owner

Shanda has been instrumental in helping LauTrav get their trail food, ensuring it to be the highest quality, organic and/or all natural ingredients.  LauTrav think of Shanda and Alan every day as they are pulling out their food – the amazing collection of all natural food.  It would have been so easy (and less expensive) to just pack “crap” food like pop tarts, chips, or whatever.  They have seen many a hiker on the trail doing this.

You can observe from the pictures of LauTrav from the start of the trail to now, the significant shift in how they look and loss of fat/weight.  Currently, they have lost 22 lbs.  They have lost a lot of fat and they believe this has to do with the quality of food they have had on the trail.  Lauren has posted things up before about her Facebook page about the health effects of sugar on our systems up to and including cancer.

LauTravis say with confidence, this is the healthiest they have felt or been in their entire adults lives.   They complete believe that this is a result of their dietary choices and the willingness of Shanda and Alan to step up to the plate and facilitate this happening. They send a heartfelt thanks and state they owe them so much for ensuring they got the necessary calories and fuel, that tasted great as well, during their trek on the PCT.

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A little bit about the Rocket Market in Spokane:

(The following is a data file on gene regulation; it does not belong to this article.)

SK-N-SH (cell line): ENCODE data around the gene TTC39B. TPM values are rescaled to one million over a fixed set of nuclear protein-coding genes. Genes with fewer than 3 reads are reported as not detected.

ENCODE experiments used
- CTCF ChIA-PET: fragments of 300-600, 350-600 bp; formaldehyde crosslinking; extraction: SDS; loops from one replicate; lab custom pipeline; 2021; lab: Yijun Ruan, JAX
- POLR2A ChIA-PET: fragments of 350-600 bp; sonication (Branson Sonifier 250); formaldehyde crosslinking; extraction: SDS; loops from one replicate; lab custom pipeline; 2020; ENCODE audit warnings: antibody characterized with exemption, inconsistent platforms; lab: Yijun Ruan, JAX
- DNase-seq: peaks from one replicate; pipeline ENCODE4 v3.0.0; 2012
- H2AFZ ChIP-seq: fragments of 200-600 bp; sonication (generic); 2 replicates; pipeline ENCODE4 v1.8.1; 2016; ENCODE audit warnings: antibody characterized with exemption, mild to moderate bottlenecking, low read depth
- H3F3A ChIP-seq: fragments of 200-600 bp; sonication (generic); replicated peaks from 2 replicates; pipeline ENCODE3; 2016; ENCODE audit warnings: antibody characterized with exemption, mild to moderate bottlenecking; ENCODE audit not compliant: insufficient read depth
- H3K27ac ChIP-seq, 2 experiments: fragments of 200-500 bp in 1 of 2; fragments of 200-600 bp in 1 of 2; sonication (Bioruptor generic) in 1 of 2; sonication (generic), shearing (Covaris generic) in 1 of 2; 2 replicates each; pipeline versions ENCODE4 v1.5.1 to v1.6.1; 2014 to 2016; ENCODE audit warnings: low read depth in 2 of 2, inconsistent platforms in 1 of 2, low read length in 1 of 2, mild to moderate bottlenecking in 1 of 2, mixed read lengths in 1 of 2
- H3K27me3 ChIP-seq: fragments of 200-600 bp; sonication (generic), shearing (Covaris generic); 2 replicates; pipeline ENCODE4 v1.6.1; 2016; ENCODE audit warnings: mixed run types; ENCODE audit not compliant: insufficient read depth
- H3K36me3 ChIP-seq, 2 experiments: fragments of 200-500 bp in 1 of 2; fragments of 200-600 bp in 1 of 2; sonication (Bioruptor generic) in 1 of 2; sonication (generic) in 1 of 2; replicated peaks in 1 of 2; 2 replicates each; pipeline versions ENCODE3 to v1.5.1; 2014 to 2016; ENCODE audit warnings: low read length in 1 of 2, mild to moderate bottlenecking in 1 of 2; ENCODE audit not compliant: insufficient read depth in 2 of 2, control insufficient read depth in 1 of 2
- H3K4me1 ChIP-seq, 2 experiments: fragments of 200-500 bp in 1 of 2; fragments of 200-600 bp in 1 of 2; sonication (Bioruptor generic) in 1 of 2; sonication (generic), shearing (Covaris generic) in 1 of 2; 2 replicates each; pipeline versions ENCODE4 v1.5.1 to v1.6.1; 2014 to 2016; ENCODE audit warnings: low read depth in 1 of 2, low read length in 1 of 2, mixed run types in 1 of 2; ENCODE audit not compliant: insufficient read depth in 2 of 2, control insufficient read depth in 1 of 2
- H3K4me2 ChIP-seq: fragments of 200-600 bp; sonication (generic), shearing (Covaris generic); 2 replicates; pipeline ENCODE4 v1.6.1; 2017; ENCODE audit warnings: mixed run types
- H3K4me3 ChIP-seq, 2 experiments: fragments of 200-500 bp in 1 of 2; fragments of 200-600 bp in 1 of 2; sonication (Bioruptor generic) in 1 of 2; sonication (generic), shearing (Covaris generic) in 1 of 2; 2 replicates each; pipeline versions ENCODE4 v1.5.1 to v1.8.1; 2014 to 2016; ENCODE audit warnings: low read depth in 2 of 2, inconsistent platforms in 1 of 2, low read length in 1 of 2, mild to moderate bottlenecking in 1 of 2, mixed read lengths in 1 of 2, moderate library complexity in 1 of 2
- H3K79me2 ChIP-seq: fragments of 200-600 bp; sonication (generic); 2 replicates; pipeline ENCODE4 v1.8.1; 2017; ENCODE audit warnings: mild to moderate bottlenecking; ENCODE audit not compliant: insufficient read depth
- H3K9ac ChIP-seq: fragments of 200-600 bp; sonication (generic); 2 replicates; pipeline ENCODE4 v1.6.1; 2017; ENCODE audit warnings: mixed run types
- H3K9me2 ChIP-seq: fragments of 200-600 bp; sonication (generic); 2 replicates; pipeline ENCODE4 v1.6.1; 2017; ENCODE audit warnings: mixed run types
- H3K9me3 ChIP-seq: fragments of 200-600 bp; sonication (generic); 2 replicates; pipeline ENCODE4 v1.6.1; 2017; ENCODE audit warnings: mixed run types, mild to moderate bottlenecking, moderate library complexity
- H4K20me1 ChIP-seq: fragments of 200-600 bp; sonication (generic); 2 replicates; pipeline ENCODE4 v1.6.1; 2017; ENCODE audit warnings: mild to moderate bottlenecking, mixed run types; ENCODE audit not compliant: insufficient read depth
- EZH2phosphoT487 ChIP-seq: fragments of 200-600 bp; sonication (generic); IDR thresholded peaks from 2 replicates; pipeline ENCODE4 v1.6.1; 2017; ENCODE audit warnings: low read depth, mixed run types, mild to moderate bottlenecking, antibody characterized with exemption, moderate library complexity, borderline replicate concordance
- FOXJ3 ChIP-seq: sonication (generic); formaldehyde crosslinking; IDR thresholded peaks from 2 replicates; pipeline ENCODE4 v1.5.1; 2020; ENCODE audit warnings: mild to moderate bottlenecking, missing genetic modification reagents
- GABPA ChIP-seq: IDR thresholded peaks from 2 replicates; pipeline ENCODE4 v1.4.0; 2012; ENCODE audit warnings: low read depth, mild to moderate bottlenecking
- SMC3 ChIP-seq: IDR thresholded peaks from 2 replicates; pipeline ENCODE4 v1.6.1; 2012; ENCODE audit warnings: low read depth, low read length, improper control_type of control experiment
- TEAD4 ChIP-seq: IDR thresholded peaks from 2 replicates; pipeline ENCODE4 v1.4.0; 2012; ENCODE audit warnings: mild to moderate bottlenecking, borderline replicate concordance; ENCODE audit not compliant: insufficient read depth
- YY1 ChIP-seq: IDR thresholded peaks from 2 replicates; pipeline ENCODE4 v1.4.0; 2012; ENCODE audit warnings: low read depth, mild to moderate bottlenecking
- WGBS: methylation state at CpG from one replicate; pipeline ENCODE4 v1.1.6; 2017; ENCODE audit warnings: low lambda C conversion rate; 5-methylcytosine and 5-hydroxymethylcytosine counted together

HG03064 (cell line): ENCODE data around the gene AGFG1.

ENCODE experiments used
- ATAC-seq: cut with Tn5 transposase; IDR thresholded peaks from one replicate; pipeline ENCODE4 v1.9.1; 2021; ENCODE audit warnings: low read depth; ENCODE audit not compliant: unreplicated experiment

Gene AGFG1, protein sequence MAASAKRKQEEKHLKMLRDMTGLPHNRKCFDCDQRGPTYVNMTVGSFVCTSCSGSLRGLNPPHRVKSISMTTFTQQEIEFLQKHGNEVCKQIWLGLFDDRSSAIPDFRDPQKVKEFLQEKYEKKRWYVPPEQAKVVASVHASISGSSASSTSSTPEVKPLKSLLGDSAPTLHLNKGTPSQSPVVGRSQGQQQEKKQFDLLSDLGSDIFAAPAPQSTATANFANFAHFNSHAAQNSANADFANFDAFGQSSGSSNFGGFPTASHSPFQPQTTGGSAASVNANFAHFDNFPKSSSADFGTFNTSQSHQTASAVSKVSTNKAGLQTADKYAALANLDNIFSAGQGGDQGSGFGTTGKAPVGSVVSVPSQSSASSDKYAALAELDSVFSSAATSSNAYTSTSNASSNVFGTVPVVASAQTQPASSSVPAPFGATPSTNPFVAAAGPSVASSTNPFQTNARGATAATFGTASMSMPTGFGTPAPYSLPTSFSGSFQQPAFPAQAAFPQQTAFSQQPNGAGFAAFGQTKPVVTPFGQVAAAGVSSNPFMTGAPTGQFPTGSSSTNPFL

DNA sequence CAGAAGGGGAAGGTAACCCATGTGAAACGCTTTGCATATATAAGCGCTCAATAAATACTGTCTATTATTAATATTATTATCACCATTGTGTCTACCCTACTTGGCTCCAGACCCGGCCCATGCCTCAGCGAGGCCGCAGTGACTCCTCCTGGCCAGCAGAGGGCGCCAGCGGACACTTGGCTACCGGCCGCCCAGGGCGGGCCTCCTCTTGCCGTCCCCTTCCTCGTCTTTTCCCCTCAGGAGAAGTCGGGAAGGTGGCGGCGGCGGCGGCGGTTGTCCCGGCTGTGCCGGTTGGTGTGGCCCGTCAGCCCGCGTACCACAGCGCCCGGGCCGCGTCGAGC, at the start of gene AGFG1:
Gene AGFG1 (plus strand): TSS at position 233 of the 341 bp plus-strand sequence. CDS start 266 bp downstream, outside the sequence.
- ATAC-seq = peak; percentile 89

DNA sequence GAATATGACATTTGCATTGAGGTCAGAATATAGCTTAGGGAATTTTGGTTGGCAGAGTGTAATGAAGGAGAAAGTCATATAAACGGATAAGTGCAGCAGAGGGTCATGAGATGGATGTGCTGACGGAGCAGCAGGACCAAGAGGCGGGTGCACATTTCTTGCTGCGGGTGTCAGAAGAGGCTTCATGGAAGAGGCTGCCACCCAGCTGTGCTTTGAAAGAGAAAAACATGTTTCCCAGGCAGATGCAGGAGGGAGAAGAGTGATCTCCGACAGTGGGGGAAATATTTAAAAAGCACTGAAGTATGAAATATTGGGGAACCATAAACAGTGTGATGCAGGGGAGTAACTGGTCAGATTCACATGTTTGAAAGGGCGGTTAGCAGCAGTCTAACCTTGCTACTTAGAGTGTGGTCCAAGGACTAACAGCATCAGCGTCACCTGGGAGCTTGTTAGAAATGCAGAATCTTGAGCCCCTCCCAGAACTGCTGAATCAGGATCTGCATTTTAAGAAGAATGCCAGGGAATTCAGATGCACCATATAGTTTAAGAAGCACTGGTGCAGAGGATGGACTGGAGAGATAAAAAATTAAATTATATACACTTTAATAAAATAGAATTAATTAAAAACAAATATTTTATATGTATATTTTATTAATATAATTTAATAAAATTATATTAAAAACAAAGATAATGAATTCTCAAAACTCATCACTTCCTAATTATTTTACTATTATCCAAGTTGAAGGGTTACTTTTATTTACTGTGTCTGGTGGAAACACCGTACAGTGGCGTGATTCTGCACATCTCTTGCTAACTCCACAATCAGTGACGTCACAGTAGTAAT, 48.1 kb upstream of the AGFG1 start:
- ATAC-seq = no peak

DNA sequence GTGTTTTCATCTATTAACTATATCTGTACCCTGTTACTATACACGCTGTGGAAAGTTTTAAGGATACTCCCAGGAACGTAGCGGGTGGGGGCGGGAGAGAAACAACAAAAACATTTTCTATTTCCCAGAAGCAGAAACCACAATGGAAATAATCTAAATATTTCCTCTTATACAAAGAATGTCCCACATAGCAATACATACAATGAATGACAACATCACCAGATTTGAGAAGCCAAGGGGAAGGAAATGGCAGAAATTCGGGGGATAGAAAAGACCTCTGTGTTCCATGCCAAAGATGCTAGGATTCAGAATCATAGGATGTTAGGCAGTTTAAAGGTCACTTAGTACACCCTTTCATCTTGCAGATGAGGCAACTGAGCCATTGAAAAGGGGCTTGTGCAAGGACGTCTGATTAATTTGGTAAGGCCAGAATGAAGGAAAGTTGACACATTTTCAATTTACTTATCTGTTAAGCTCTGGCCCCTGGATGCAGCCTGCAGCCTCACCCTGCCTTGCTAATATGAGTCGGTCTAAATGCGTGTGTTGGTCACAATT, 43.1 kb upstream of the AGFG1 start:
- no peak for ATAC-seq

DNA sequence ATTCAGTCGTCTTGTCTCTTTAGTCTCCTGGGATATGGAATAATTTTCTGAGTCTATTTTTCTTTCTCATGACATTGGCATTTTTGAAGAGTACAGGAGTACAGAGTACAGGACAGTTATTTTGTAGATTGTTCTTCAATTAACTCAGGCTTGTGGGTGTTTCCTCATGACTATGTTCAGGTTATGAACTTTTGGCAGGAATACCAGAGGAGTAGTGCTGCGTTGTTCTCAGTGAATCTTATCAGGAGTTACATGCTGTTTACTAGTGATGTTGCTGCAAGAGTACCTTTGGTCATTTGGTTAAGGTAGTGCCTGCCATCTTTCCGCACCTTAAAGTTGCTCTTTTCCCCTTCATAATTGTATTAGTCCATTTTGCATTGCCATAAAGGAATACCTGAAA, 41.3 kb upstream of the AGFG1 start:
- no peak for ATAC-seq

“the market.

A Small Market of Epic Proportions™. Our mission is local. We are dedicated to creating a neighborhood gathering place for food, wine, and art. Our store is the road through which passionate, regional farmers can reach their community. While food is what we do, customers are the life blood of our store. Rocket Market reflects our passion for local food, art and the community we serve.

our galaxy.

The Rocket Market opened in 1999. Alan and Shanda Shepherd, both key figures in the natural and specialty food movement in Spokane, partnered with Jeff and Julia Postlewait, known as the originators of espresso and rustic pastries in Spokane and owners of the Rocket Bakery. Their goal was to create a new kind of neighborhood market with a focused approach to grocery, emphasizing local farmers and producers, as a counter to the industrial big box stores. The Rocket Market is now a community hub for local food, wine, and art. “ (http://rocketmarket.com/ )

So if you are in Spokane, whether driving through or living there, be sure to stop into the Rocket Market.  Say “hi” to Alan and Shanda and “thank you” for all the support they’ve provided LauTrav.  Pick up some great food, listen to some music and enjoy what appears to be a “must see and be” in Spokane!